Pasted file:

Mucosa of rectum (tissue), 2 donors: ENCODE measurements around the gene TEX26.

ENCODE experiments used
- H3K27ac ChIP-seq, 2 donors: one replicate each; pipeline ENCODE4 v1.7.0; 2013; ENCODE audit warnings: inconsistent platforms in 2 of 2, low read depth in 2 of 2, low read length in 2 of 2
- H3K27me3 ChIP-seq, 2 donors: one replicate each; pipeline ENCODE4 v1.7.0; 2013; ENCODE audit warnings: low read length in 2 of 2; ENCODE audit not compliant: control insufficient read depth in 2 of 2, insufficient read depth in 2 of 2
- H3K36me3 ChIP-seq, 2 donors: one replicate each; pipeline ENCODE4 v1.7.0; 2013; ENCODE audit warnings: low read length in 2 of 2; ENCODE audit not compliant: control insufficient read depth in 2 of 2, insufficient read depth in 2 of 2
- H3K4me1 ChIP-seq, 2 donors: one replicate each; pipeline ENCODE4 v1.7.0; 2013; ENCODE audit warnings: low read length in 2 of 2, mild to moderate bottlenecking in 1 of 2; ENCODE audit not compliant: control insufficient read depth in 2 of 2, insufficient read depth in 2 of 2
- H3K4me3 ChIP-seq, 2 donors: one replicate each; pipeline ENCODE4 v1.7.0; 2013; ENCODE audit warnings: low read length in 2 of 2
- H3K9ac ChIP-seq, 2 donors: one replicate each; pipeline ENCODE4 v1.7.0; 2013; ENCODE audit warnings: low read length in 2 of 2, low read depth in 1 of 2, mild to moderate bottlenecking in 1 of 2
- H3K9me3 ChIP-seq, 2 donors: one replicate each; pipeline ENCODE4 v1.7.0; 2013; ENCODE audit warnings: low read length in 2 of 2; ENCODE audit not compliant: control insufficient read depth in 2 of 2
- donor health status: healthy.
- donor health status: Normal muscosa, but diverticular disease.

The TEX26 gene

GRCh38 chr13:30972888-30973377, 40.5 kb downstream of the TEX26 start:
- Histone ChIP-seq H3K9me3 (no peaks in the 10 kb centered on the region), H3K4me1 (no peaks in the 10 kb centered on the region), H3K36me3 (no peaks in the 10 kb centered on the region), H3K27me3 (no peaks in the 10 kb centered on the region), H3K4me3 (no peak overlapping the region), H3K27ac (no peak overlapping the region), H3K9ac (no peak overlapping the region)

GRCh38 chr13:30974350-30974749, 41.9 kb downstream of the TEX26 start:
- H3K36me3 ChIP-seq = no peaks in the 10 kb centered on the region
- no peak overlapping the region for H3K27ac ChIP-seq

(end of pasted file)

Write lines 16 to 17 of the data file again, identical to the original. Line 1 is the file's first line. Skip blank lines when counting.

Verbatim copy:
- H3K36me3 ChIP-seq = no peaks in the 10 kb centered on the region
- no peak overlapping the region for H3K27ac ChIP-seq